The IRS can choose to add additional years to an audit if a substantial error is identified. In those cases, the IRS will not go back more than the last six years.
How Long Do I Have to Claim a Refund?
Just as the IRS must audit a tax return within a certain period of time, taxpayers also have Read more
A few years ago, a client came to me almost at the point of a nervous breakdown. He had been recently audited by the IRS and subsequently received a tax bill in the mail for over $180,000! After briefly perusing the documents he brought in, I quickly realized that something was significantly amiss with this tax bill. So I advised him not to panic, but to leave his documents with me. After comparing the audit adjustments with his documents, I decided that we had to go and pay the IRS a visit.
A couple weeks later, we were sitting down with the officer who had conducted the audit and his manager, and after reviewing the audit adjustments together, the amount originally assessed was eventually cut in half. The audit officer, who appeared to be a rookie, had apparently done a very poor job. Read more
A thick white envelope with a logo that looks like a yeti is scratching the top of a scale while a leaf floats through the scene arrives in your mailbox and frankly, you’re scared. That logo only means one thing: a letter from the IRS. And once you open the letter, you’re even more freaked out, because it’s an audit letter from the IRS that frankly, you don’t quite understand. Yikes So what do you do?
Here’s a quick checklist of how to survive your IRS audit letter:
First: Don’t Panic
Take a deep breath. Getting hysterical and angry is a rational response to upsetting news, but an audit doesn’t mean you’ve done anything wrong. It simply means the IRS wants to Read more
IRS’s Small Business/Self-Employed (SB/SE) Division has issued interim guidance to its estate and gift tax auditors on procedures to use in connection with a taxpayer whose estate tax, gift tax, generation-skipping transfer tax, fiduciary income tax, or information return is being examined by estate/gift tax auditors, being eligible for an IRS Appeals conference.
After an IRS auditor completes an examination of a taxpayer’s tax return with respect to which the auditor wishes to propose adjustments, IRS provides the taxpayer a letter, a “30-day letter,” together with a computation report of proposed adjustments to the tax return. Read more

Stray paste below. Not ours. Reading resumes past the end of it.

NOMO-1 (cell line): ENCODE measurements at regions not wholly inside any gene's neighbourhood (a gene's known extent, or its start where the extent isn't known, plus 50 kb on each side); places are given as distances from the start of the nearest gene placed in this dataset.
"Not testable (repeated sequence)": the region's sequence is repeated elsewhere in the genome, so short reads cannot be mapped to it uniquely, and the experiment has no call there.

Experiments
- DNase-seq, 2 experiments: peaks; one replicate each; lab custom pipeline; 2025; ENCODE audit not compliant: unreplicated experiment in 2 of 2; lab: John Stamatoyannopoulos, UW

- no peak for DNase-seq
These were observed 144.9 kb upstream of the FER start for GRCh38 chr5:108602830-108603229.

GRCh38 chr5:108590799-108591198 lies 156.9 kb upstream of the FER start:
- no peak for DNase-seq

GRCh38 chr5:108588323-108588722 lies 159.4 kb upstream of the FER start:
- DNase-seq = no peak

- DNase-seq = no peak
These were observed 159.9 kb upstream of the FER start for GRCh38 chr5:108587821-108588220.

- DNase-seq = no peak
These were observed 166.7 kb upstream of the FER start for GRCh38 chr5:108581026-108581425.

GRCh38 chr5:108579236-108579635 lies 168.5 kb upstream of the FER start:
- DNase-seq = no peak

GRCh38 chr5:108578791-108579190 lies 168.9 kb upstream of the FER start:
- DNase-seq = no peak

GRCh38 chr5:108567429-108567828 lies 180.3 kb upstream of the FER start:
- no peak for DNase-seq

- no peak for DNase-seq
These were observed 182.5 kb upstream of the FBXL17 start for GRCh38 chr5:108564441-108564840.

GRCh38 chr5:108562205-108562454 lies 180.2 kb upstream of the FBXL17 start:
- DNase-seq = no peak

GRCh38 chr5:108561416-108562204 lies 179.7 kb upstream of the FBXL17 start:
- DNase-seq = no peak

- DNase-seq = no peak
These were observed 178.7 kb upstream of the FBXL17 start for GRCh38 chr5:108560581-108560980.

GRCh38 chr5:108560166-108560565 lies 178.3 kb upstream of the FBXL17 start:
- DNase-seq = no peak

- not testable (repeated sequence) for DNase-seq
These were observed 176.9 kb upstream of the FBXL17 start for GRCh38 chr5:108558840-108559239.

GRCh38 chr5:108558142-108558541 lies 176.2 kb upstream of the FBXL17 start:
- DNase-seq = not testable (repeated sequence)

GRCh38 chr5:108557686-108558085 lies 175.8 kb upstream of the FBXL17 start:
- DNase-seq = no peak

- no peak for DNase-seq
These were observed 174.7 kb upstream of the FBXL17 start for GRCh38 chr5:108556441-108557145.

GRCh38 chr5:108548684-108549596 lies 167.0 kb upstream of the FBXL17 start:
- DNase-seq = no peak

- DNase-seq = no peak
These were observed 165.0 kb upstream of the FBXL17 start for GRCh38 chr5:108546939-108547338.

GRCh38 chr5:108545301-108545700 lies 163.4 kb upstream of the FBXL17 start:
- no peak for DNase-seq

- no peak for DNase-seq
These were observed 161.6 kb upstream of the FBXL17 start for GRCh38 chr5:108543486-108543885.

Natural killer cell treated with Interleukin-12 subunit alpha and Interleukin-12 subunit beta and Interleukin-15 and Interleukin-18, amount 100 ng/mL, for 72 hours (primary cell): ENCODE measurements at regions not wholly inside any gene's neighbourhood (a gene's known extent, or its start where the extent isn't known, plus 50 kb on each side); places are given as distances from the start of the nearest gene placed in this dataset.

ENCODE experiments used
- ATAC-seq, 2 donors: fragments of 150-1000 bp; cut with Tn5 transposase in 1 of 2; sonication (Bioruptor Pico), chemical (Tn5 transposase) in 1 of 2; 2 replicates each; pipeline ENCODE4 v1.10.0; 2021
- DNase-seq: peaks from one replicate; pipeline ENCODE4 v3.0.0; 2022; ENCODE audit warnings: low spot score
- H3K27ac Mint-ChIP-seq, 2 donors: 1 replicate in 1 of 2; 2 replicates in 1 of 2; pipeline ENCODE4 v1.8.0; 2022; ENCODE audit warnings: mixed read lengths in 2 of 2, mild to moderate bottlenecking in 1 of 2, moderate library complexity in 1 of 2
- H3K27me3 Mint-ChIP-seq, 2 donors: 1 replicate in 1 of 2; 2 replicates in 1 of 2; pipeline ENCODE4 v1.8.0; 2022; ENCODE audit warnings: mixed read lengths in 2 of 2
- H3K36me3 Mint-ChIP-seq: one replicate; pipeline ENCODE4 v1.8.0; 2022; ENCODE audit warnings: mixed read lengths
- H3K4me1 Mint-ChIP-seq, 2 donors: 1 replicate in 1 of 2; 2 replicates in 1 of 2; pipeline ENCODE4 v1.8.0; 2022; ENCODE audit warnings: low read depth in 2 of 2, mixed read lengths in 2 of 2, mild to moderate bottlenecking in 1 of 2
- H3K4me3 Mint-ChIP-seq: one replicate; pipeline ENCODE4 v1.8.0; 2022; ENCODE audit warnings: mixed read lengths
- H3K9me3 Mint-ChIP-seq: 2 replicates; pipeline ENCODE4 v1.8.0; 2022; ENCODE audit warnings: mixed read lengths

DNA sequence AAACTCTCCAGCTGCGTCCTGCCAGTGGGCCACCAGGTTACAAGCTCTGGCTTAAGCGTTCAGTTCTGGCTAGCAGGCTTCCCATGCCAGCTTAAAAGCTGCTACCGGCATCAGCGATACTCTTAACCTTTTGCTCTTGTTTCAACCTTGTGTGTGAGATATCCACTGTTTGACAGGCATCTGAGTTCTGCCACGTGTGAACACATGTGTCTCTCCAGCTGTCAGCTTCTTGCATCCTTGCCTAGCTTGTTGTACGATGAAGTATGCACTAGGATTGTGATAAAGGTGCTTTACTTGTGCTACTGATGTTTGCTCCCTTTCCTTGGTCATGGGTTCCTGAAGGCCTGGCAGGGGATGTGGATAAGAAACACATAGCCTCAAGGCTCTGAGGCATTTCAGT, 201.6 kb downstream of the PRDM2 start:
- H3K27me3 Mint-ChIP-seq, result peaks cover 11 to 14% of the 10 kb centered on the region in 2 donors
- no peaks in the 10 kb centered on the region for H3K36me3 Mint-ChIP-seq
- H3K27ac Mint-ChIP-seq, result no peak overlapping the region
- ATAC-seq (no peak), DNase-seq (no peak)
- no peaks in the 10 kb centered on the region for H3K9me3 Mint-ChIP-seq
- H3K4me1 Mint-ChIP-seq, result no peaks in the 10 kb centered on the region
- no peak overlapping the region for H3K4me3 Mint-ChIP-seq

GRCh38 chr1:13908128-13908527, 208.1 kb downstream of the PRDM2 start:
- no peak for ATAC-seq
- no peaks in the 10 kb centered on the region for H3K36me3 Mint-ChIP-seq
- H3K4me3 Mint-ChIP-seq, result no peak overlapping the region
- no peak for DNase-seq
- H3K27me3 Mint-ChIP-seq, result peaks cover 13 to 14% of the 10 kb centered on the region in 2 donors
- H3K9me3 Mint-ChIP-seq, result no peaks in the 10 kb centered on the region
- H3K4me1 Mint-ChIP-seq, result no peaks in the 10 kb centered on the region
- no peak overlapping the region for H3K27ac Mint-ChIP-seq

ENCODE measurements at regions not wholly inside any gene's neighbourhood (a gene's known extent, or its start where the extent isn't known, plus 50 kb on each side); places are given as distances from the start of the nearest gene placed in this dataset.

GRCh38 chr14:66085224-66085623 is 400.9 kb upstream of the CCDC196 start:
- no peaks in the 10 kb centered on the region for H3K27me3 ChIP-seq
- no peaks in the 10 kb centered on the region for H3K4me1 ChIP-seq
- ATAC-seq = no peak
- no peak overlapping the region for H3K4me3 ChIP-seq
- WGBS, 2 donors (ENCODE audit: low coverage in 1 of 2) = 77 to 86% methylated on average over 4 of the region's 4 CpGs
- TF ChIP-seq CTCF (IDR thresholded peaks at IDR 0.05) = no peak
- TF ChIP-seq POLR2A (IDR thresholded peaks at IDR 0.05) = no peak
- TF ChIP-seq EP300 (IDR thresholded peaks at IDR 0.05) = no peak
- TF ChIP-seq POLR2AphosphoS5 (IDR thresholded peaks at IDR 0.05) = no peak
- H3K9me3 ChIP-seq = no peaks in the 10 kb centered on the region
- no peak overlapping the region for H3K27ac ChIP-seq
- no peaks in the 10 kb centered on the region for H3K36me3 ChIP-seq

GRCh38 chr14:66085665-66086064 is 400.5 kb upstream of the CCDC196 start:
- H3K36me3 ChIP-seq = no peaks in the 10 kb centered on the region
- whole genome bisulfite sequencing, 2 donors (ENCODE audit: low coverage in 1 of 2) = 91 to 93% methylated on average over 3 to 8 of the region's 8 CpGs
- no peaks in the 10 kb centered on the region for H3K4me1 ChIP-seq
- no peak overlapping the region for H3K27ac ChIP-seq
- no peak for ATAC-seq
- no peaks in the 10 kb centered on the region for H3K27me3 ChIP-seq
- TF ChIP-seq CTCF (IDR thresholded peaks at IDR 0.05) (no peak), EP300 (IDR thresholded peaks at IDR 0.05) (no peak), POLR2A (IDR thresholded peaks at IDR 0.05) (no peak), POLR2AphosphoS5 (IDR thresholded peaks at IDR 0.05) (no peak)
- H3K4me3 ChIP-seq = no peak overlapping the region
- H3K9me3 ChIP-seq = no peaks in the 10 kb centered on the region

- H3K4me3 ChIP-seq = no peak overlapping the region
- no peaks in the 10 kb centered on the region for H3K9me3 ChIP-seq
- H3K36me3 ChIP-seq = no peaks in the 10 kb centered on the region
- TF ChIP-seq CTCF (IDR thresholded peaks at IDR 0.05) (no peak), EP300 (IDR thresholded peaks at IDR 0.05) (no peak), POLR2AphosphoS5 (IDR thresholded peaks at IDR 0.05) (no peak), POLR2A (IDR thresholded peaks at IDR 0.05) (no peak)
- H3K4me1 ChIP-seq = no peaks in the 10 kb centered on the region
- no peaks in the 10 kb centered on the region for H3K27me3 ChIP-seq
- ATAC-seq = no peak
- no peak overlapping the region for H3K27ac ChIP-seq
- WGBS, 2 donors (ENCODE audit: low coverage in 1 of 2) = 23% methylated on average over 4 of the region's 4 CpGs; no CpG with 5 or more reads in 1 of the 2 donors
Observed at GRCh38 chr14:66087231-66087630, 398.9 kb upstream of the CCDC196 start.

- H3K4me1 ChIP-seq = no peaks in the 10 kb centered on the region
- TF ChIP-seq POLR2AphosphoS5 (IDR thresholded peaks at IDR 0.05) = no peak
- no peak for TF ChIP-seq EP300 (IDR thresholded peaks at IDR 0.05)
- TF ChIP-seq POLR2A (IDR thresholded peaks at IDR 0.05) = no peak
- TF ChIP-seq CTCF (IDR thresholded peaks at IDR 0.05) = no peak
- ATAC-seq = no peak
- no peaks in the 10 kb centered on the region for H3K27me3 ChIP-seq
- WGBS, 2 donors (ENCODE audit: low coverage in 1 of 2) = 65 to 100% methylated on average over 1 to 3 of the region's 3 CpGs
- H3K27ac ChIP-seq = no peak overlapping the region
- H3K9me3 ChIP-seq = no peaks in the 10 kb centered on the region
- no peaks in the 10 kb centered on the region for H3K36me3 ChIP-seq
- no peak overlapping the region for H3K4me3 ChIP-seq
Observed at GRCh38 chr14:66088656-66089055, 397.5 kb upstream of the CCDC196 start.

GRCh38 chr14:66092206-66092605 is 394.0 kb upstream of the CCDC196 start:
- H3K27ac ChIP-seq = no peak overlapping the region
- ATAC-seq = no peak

A Lowell chiropractor was recently sentenced in federal court in the District of Massachusetts for bribing an IRS agent.
Stephen Jacobs, age 56, was sentenced by U.S. District Court Judge William G. Young to nine months in prison and ordered to pay a fine of $ 10,000.
In October 2014, Mr. Jacobs pleaded guilty to bribery of a public official. According to the indictment, Mr. Jacobs met with an IRS auditor back in August of 2013 to answer questions pertaining to his 2011 federal income tax returns.
During the interview, the examiner asked Mr. Jacobs about two deductions that he had claimed for tax year 2011 – each in the amount of $ 5,000. Mr. Jacobs admitted to paying Read more
When we last left our anthropomorphic friends (see video below), Rigby was in a serious coma due to an allergic reaction from the eggs in the Eggscelent omelet, and doctors were not optimistic about his chances. Meanwhile, Mordecai discovered a long-lost journal from a former park employee that may hold the key to winning the challenge and the coveted trucker’s hat.
More to the point, when we last left our anonymous CFO and the company’s intrepid legal team, they were preparing for an “eggshell audit” from a government investigator. A Kovel Agreement can encourage open dialogue between professionals by expanding the attorney-client privilege, and there are certain things that government auditors can and cannot do. But what exactly are they looking for when they arrive? And how can you be ready? Read more